Of the nearly 80,000 SIUE alumni, almost half live and work in the St. Louis Metropolitan area and contribute to the economy. SIUE is the fourth largest employer in Madison and St. Clair Counties, with more than 2,300 full-time employees, and we contribute significantly to the employment base in the Greater St. Louis area. As I have reported before, an economic impact study released in fiscal year 2005 placed SIUE’s total regional economic impact at $356 million. For every state tax dollar the institution receives, it generates $5 total spending in the local economy. More than 100,000 visitors annually attend SIUE sporting events, conferences, and performances or visit our students on campus, adding 43 million dollars to the local economy.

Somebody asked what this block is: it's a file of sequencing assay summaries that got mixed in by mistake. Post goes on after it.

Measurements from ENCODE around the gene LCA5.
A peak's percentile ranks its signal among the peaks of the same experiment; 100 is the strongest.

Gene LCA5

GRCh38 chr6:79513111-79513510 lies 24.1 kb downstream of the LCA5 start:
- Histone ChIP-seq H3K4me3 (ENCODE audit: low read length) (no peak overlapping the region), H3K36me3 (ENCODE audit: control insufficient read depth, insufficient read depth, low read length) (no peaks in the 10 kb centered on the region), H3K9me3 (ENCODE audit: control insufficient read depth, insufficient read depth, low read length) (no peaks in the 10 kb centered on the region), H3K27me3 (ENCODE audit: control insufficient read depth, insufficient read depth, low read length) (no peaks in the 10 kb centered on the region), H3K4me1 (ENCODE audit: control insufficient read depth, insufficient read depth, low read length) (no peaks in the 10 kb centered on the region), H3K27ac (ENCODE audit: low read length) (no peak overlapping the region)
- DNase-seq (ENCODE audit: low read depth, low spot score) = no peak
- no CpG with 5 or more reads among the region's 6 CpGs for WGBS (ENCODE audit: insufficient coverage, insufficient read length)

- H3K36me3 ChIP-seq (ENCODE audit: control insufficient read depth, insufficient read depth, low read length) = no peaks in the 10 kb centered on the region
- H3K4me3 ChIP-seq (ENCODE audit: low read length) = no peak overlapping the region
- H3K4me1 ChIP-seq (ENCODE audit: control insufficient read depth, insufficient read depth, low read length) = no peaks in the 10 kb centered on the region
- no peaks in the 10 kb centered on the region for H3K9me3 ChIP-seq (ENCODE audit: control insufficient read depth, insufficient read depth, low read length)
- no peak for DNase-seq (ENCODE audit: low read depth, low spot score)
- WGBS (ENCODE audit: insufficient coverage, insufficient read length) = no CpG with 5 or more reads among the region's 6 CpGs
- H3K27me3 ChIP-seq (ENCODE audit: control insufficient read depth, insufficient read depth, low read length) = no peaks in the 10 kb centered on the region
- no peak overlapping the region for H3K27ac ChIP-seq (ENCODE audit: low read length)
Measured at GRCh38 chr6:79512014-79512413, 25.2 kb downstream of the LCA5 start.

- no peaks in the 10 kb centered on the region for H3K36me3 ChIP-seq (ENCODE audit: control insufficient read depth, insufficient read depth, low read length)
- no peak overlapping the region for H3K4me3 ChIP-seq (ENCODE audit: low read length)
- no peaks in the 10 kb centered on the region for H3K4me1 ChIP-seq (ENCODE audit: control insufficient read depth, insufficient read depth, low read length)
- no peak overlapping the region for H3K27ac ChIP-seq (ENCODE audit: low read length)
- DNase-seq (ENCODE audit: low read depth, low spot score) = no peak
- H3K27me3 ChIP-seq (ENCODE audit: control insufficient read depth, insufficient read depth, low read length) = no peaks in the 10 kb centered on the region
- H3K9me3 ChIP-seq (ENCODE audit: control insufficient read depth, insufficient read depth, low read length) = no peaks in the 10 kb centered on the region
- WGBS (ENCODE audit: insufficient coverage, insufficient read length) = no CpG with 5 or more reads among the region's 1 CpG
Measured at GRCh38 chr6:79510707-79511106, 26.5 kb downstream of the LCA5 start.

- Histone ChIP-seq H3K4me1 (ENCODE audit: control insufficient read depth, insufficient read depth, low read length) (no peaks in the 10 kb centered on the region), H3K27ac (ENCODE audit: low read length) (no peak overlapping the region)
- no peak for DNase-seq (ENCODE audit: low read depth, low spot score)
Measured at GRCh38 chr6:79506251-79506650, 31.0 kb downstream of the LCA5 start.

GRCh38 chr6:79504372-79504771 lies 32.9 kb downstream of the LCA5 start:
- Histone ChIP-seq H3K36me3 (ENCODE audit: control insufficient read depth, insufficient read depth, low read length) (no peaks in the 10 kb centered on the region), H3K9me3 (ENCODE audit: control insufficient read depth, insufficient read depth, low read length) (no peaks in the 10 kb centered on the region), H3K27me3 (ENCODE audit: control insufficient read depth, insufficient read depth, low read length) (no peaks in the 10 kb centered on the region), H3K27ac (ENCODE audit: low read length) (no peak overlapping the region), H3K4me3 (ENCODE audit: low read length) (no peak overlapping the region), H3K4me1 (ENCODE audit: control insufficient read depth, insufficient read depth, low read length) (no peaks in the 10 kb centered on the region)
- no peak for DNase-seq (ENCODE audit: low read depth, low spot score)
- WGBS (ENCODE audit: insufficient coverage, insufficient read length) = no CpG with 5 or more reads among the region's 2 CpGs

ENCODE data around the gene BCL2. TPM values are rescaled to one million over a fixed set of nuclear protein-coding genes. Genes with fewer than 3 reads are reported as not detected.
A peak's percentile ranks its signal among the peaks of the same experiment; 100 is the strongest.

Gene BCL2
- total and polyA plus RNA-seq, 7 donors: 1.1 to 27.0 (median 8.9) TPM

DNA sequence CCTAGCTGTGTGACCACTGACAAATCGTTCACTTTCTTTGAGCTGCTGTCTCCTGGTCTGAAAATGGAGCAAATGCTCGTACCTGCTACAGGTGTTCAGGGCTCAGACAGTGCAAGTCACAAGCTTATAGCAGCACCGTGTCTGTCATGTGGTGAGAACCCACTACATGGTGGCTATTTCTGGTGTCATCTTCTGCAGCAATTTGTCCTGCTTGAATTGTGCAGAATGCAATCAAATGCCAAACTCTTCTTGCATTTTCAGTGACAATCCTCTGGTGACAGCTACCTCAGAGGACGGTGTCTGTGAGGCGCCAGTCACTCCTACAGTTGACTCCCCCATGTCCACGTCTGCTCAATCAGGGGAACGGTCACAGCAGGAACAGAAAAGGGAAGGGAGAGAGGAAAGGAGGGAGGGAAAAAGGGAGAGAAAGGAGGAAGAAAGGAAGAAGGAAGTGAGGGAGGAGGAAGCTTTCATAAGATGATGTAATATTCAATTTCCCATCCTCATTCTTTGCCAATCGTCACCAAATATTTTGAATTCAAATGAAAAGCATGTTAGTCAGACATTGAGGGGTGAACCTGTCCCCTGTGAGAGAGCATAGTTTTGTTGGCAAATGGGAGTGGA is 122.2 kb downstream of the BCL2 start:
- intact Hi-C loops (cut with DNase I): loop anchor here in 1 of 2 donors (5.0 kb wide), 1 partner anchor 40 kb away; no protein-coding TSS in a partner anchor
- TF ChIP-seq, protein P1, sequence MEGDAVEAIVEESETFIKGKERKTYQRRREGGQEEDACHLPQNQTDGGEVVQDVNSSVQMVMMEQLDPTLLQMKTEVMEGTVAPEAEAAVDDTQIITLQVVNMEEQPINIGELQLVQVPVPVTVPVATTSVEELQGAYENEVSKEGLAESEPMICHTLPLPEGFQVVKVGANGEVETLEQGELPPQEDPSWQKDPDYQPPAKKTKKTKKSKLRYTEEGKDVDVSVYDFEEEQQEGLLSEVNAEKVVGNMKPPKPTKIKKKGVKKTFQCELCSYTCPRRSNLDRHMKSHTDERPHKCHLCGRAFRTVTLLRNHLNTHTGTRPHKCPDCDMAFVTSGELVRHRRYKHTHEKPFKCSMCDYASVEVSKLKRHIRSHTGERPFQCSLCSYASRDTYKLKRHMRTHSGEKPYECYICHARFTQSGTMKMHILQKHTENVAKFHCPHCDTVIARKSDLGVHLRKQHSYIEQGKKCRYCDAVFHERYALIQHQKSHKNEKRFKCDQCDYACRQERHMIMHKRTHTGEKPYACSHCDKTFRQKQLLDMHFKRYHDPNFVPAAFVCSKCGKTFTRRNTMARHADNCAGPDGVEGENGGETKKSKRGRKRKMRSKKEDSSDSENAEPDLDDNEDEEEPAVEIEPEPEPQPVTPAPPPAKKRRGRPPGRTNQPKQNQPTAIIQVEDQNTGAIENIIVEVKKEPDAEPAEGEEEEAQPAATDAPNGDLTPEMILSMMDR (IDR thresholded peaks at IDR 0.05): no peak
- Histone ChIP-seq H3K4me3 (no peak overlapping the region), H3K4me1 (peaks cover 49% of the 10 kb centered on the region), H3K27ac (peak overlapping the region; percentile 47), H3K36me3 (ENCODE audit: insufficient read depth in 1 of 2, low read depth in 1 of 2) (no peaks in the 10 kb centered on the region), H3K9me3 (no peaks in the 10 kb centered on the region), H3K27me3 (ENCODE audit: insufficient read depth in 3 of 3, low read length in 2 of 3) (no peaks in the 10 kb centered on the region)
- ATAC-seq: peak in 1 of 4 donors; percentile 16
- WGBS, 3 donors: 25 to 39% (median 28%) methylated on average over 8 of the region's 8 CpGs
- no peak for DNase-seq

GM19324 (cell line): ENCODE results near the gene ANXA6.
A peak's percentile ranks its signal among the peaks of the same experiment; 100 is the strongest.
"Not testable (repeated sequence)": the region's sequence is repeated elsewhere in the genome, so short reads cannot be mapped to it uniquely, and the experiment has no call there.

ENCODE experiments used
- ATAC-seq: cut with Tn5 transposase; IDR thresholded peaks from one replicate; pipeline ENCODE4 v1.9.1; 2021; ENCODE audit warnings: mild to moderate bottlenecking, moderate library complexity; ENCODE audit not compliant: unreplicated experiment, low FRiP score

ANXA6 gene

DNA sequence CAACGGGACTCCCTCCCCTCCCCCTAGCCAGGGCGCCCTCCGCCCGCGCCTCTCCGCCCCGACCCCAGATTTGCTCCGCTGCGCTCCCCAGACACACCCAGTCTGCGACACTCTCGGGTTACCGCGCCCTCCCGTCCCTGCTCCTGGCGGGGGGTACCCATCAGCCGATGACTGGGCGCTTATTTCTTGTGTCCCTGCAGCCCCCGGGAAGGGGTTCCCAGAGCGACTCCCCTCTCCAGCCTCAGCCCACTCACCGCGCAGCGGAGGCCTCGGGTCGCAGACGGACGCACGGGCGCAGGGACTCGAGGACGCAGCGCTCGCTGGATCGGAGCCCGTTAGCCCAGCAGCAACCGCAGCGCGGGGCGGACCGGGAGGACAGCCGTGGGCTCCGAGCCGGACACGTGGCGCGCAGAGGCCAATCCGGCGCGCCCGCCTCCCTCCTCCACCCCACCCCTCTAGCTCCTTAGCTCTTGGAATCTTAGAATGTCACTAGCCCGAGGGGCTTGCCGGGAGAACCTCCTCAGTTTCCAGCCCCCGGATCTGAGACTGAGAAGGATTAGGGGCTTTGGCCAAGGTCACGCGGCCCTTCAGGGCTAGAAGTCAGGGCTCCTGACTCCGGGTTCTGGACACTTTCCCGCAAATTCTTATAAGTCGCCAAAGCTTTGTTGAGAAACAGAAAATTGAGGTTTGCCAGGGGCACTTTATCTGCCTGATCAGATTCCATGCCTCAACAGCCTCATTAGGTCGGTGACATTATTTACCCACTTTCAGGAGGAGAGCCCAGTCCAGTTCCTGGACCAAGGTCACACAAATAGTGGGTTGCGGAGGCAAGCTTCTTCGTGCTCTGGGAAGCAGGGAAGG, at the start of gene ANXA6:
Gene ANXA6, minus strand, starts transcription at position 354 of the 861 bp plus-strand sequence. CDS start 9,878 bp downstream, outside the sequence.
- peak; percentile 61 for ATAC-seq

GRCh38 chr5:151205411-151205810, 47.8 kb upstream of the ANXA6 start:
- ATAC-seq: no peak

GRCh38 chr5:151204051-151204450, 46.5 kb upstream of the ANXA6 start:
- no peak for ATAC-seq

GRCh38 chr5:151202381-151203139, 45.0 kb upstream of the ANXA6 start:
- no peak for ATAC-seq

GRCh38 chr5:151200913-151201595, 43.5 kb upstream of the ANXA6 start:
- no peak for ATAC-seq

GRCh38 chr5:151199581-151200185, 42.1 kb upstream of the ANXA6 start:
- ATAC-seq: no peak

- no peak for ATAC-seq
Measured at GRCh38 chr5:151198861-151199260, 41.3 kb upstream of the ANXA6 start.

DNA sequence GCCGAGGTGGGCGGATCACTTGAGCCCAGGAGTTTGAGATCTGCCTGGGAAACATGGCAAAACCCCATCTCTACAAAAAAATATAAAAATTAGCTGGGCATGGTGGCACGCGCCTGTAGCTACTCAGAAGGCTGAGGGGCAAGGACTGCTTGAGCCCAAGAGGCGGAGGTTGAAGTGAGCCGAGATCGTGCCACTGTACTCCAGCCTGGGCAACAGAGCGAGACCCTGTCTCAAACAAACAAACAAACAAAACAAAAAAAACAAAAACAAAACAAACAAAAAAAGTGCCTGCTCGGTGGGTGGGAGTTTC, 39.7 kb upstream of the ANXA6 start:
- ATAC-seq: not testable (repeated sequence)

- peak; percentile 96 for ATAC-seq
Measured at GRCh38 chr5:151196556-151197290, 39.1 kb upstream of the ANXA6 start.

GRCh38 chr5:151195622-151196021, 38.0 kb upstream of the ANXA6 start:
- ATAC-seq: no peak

A unique feature of our campus is University Park, a research and business park established to promote economic development. The Park, which is the home of the National Corn-to-Ethanol Research Center, has been instrumental in strengthening our local and regional economy, as well as providing an excellent training ground for our students. There is a reciprocal relationship between our faculty and business and industry groups in the Park and in the region. Faculty offer expertise through University-based units, such as the Small Business Development Center, the Entrepreneurship Center, the Southwestern Illinois Advanced Manufacturing Center and the International Trade Center. We take great pride in the fact that the Park was selected by the American Red Cross to house its brand new, state-of-the art, 170,000-square-foot centralized blood manufacturing and testing facility in 2011. The center is expected to open on 15 acres and will bring more than 500 jobs to the region, as well as an annual payroll of more than $25 million.